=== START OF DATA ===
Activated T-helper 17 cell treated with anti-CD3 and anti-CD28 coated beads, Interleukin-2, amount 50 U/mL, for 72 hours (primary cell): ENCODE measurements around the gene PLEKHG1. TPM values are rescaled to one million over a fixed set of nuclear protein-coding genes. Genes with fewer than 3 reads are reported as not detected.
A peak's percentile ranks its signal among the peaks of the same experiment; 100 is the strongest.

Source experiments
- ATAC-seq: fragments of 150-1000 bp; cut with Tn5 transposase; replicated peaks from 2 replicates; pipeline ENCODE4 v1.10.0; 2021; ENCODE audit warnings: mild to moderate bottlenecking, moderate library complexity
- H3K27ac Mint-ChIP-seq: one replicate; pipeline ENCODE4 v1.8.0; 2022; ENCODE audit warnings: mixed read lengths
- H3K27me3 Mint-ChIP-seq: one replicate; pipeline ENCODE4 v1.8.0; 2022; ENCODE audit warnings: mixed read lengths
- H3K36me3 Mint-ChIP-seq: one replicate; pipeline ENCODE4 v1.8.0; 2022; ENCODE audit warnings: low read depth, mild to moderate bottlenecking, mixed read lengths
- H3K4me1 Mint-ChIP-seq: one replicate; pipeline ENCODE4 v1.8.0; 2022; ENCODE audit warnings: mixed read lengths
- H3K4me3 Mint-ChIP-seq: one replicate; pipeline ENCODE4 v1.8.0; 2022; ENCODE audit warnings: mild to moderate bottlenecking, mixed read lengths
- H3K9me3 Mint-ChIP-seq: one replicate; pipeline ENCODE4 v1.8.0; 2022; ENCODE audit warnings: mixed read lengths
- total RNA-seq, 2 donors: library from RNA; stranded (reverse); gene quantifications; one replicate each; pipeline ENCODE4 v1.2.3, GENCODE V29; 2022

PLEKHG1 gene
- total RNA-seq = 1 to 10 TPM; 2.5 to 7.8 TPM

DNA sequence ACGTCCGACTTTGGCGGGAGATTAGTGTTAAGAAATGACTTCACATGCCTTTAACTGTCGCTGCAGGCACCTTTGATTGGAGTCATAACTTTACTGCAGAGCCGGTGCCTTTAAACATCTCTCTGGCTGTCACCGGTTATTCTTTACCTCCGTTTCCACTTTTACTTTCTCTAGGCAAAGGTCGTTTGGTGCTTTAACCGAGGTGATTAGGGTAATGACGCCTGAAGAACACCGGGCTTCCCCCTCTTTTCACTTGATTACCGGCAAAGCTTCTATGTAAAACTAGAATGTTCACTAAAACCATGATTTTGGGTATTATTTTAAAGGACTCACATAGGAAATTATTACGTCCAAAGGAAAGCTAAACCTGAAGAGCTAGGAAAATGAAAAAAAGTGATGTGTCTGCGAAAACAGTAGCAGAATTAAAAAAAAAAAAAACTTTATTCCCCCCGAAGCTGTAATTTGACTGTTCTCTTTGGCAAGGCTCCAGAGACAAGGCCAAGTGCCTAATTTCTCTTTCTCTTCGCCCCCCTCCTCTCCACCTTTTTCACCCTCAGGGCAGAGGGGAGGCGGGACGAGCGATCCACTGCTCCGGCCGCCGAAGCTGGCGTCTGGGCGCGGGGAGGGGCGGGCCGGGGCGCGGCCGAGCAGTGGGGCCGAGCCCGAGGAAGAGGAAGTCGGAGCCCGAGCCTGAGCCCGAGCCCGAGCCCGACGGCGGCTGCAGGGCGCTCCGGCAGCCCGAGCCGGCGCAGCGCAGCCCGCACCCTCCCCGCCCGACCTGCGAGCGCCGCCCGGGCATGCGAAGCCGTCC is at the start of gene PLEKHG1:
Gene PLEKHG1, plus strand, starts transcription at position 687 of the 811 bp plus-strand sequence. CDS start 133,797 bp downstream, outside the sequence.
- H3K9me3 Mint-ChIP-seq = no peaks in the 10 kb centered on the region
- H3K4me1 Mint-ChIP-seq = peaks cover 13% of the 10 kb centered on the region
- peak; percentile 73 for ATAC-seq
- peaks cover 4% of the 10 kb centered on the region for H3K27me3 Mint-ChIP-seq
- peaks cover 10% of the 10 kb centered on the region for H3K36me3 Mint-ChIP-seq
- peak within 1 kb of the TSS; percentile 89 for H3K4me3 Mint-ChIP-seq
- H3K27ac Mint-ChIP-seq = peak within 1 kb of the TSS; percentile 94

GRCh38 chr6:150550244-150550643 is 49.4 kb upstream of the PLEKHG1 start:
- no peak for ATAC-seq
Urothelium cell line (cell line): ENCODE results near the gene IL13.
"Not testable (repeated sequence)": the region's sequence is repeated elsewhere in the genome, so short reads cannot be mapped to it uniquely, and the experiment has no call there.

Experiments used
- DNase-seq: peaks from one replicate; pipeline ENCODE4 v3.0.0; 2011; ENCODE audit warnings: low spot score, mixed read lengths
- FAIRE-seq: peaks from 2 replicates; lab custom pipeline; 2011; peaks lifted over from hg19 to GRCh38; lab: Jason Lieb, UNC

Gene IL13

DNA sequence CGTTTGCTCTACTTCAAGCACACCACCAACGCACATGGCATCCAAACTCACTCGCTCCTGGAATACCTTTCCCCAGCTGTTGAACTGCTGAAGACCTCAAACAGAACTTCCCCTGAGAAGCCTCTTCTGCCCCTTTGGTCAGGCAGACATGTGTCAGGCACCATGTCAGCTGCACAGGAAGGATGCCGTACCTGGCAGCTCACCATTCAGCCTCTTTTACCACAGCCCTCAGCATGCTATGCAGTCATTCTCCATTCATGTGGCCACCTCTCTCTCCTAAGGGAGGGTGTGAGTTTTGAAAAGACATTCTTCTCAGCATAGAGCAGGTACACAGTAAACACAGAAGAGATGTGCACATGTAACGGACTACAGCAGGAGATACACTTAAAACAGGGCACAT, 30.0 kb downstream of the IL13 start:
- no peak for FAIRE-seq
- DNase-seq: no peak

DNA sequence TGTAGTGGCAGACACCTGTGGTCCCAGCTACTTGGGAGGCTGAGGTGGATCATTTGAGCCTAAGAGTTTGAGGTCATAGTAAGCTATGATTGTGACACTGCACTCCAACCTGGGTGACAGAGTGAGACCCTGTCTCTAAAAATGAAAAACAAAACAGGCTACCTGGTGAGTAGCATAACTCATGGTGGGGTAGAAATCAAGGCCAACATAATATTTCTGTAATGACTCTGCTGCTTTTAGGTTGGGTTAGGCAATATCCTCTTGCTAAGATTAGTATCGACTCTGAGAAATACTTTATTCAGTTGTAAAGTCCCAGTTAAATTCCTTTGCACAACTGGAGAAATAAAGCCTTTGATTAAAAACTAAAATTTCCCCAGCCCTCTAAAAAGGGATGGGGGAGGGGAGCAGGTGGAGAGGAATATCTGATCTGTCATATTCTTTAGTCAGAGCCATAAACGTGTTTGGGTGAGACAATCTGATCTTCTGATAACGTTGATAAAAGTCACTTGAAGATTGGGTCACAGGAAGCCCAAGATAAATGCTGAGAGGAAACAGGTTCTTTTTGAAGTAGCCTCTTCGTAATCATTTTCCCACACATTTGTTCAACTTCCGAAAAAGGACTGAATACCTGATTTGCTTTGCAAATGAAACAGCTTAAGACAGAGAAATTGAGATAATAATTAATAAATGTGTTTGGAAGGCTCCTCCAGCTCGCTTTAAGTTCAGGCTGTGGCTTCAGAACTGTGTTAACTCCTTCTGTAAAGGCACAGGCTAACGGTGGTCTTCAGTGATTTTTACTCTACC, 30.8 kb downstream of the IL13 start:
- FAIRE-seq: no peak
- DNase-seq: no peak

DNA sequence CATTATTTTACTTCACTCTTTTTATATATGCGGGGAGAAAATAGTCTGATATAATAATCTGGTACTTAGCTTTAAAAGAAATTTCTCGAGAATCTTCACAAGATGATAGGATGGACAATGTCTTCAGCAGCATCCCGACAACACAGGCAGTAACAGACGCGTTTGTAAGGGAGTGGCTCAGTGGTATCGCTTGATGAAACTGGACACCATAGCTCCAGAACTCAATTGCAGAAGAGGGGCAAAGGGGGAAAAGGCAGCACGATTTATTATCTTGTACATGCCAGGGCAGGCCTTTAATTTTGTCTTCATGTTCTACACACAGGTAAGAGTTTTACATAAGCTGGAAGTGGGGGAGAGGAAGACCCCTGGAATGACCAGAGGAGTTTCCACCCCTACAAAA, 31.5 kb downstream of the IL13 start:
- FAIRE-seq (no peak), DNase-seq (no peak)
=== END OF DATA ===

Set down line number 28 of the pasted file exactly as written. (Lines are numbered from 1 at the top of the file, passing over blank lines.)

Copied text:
- DNase-seq: peaks from one replicate; pipeline ENCODE4 v3.0.0; 2011; ENCODE audit warnings: low spot score, mixed read lengths